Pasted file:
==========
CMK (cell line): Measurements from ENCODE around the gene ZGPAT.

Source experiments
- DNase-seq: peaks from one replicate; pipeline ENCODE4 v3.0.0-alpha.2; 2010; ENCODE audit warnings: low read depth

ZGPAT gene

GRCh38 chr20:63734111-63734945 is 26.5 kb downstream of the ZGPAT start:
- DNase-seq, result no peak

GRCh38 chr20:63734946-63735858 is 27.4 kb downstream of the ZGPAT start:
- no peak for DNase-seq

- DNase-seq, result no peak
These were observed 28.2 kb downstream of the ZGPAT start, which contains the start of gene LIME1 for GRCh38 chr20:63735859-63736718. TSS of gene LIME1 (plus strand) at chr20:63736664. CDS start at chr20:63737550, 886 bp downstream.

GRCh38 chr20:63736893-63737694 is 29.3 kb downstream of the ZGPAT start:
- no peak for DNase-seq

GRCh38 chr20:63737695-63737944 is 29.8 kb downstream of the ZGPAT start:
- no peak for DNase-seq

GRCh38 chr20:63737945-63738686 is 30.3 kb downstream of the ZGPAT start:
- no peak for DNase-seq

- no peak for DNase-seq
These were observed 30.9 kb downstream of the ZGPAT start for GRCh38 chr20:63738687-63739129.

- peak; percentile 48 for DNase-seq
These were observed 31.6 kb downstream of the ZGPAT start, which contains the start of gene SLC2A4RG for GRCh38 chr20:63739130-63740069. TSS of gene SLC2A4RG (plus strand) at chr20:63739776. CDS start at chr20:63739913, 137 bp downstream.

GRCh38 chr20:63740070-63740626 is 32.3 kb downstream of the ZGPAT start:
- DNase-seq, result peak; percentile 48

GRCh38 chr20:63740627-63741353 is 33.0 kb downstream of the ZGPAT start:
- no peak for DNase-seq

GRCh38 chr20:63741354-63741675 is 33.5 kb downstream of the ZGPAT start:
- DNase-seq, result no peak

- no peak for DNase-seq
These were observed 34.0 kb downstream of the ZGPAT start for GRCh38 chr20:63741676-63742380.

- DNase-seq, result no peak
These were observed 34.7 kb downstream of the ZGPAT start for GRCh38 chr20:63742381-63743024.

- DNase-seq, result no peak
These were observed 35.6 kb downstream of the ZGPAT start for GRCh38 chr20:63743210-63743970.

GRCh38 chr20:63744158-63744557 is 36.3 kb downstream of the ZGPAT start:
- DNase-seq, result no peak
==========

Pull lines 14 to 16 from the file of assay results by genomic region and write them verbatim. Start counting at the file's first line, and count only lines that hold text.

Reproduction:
- no peak for DNase-seq

GRCh38 chr20:63737945-63738686 is 30.3 kb downstream of the ZGPAT start:
- no peak for DNase-seq